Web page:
For Photovoltaics to supply ONLY 1% of this demand in 2010, the worldwide production capacity would have to be 44 Billion watts, which is roughly 25 TIMES larger than current worldwide capacity. It is obvious that expanding the total industry capacity 25 fold in 5 years is impossible.

Note:
Megawatt = a million watts of electricity
Gigawatt = a thousand megawatts (a billion) of electricity
Terawatt = a thousand Gigawatts (a trillion) of electricity

Worldwide Electricity Demand 2010 vs. Current PV Industry Capacity

Percentage of Demand In 2010 Billions of Watts of # Capacity Need Times larger than Current Worldwide Industry Capacity
1% - One Percent 44 Billion Watts 25 Times Larger
5% - Five Percent 220 Billion Watts 125 Times Larger
10% - Ten Percent 440 Billion Watts 250 Times Larger

The above table shows the enormous potential of Photovoltaics and how large worldwide PV capacity would have to be compared to current industry capacity, to achieve 1%, 5% and 10% of the worldwide electricity market.

At least three points become very clear from the table above:

  1. The potential market for Photovoltaics worldwide is absolutely enormous;
  2. Supply will not catch up to demand anytime in the near future; and
  3. New production technologies will be needed to produce FAR greater volumes if the industry is ever going to make a significant penetration of this huge market.

Currently 90%+ of the world’s solar cells are manufactured using silicon technology. This technology is over 50 years old and the good news is that it has done an amazing job at dramatically reducing the price of solar cells over the years. The bad news is that the price needs to decrease even more and it cannot do this without technologies that can be scaled up to produce GIGAWATTS (Billions of watts) and not the current industry MEGAWATTS (Millions of watts).

Unless the industry develops a manufacturing technology that is capable of producing at the GIGAWATT level it can never make a significant contribution to future electricity generation.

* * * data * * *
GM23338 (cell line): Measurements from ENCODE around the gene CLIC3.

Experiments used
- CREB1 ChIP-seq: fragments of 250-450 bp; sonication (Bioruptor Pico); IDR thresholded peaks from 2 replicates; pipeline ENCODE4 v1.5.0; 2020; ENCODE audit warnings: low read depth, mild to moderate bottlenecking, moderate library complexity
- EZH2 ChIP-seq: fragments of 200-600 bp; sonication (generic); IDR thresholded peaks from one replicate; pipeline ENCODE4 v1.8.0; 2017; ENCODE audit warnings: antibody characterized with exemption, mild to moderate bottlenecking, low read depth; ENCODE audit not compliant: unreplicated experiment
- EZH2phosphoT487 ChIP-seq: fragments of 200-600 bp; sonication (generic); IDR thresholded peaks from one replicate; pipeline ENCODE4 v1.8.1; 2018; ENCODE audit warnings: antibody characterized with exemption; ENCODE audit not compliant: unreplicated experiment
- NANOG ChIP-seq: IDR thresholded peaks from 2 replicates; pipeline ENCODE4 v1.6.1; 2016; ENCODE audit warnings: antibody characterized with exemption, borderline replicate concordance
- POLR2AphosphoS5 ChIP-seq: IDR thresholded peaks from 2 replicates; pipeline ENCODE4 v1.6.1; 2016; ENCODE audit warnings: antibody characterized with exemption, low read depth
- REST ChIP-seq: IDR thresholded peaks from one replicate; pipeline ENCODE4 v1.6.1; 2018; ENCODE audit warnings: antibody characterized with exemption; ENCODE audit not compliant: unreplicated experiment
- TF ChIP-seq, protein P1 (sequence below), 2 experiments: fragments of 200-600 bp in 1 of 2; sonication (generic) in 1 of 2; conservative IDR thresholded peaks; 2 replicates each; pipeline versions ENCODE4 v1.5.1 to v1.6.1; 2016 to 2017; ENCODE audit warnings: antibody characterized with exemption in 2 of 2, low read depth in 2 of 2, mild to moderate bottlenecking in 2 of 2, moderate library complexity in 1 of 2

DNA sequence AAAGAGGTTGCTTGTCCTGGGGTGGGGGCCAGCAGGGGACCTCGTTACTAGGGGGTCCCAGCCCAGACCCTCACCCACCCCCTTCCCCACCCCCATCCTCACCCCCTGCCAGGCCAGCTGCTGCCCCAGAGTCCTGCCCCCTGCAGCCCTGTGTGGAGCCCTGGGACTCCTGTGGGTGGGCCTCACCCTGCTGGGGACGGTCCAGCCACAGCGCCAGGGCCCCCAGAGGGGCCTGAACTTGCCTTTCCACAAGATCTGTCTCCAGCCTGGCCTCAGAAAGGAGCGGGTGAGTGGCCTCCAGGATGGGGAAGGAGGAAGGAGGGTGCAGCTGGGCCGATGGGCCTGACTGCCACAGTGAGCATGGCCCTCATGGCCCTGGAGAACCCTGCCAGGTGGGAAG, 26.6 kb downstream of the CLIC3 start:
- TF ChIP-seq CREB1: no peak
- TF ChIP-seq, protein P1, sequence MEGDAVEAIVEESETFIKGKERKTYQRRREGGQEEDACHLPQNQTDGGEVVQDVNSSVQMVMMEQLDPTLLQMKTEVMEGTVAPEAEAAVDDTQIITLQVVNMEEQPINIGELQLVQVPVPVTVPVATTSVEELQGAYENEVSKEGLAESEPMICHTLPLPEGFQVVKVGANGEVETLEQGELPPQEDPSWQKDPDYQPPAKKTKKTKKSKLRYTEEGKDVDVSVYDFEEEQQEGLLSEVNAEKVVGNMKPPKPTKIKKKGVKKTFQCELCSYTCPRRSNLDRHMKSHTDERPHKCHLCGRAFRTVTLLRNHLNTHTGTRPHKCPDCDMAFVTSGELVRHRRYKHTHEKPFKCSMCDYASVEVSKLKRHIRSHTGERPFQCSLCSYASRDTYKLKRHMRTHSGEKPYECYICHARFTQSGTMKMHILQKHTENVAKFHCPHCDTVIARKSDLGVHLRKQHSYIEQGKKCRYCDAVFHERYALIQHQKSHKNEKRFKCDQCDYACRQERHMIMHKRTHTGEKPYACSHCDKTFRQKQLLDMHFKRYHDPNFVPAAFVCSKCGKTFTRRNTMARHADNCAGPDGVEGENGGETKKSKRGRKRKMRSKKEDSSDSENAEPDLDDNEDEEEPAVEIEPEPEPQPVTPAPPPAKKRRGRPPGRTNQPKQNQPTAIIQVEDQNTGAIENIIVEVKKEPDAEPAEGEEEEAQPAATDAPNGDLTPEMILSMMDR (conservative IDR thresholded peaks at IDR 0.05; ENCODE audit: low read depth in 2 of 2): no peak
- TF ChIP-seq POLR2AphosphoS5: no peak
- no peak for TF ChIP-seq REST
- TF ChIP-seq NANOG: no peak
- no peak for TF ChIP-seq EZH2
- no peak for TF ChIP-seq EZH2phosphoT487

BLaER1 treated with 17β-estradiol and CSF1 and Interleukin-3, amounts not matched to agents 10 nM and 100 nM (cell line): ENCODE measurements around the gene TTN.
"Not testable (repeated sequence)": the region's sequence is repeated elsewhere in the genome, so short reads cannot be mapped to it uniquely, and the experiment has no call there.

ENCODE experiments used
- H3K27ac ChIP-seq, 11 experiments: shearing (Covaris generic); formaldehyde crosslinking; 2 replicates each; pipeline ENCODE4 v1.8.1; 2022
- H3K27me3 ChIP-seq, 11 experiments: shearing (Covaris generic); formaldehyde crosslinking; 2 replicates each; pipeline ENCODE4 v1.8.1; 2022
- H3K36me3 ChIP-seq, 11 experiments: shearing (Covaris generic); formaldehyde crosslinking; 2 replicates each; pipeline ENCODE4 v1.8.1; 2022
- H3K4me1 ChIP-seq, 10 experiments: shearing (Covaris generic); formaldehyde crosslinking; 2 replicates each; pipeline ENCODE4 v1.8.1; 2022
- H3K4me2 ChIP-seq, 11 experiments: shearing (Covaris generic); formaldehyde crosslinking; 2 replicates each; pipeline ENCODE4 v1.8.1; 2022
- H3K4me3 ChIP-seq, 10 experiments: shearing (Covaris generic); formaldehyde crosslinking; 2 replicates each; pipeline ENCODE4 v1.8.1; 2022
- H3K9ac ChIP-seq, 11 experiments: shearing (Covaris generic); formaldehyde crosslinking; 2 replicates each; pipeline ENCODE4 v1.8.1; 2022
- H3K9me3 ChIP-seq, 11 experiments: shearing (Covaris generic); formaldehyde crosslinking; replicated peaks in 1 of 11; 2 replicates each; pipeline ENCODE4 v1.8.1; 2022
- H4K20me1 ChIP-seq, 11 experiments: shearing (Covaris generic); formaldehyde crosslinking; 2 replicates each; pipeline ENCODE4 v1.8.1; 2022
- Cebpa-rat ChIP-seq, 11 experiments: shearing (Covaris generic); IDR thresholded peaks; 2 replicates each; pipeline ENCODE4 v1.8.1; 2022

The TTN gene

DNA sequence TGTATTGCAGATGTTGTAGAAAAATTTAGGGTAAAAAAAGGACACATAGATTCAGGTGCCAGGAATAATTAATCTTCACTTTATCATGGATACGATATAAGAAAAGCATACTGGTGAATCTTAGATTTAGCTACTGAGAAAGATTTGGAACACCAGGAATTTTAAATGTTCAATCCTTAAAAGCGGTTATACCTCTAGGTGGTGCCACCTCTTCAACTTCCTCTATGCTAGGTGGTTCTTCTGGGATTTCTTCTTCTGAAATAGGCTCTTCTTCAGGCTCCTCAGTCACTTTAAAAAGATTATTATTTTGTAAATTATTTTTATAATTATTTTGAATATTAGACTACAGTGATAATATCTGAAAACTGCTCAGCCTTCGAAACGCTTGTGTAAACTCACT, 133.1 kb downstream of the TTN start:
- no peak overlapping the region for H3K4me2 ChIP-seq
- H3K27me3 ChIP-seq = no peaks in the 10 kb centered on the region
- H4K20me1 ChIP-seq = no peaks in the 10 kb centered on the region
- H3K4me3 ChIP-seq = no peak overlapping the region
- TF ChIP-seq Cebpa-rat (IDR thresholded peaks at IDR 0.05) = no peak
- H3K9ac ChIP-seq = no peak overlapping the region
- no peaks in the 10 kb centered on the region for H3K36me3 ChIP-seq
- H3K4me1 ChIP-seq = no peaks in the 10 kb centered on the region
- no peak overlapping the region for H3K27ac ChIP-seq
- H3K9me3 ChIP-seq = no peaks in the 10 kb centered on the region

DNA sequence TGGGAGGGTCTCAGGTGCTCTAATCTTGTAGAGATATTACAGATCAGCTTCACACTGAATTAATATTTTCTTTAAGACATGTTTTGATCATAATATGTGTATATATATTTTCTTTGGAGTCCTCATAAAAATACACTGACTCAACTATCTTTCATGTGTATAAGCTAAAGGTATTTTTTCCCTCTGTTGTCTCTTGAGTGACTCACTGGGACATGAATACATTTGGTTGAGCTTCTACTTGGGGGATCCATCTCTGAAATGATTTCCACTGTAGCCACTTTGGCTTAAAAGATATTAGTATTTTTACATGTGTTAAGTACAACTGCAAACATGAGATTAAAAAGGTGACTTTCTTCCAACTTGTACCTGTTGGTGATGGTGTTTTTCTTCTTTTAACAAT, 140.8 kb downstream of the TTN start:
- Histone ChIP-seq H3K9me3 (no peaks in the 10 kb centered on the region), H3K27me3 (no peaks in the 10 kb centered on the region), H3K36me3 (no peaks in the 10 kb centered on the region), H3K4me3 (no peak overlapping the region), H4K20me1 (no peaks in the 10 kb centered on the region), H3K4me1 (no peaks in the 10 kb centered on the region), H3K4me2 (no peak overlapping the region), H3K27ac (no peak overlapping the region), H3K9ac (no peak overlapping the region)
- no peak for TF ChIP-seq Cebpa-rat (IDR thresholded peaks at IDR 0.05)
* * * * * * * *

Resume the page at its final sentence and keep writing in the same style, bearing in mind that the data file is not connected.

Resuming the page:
Importance of Development of the Next Generation of Manufacturing

In addition to the obvious HUGE business opportunity, there may be other factors that will necessitate the rapid development of the Photovoltaics industry and a host of new “next generation” clean technologies.

This future increase in demand may NOT be able to be addressed by fossil fuel sources for a number of reasons that, for the most part may be beyond our control:

Limitations to addressing this growth via fossil fuels

  • Peak Oil: Peak Oil is approaching, when worldwide demand will shortly exceed supply permanently. This may cause a rapid and permanent rise in the price of oil and natural gas that will make them uneconomical at best and unavailable at worst.
  • Global Warming: Global warming may drastically limit our use of fossil fuels to generate electricity. This will be especially true of generation of electricity with Coal, which currently supplies over 55% of the electricity generated in the U.S. and is a very significant contributor to carbon to our atmosphere.

Bottom Line

The future of the Photovoltaics industry and how significant a role it will play is a question of scale.

The answer is clear: the development of next generation technologies, with far greater production capacity, that will result in far lower cost of production must be accelerated.

Simply stated: The world needs Gigawatts of PV production capacity NOT Megawatts.


J. Peter Lynch has worked, for 29 years as a Wall Street analyst, an independent equity analyst and private investor, and a merchant banker in small emerging technology companies. He has been actively involved in following developments in the renewable energy sector since 1977 and is regarded as an expert in this area. He is currently a financial and technology consultant to a number of companies. He can be reached via e-mail at Solarjpl@aol.com.

Disclaimer
Peter Lynch is an independent columnist for this web site and may hold long or short positions in any of the stocks mentioned in this article and those positions can change at any moment. InvestorIdeas.com Disclaimer: www.InvestorIdeas.com/About/Disclaimer.asp, InvestorIdeas is not directly affiliated or compensated by the companies mentioned in this article. Nothing in the articles should be construed as an offer or solicitation or recommendation to buy or sell any specific products or securities. Past performance does not guarantee future results.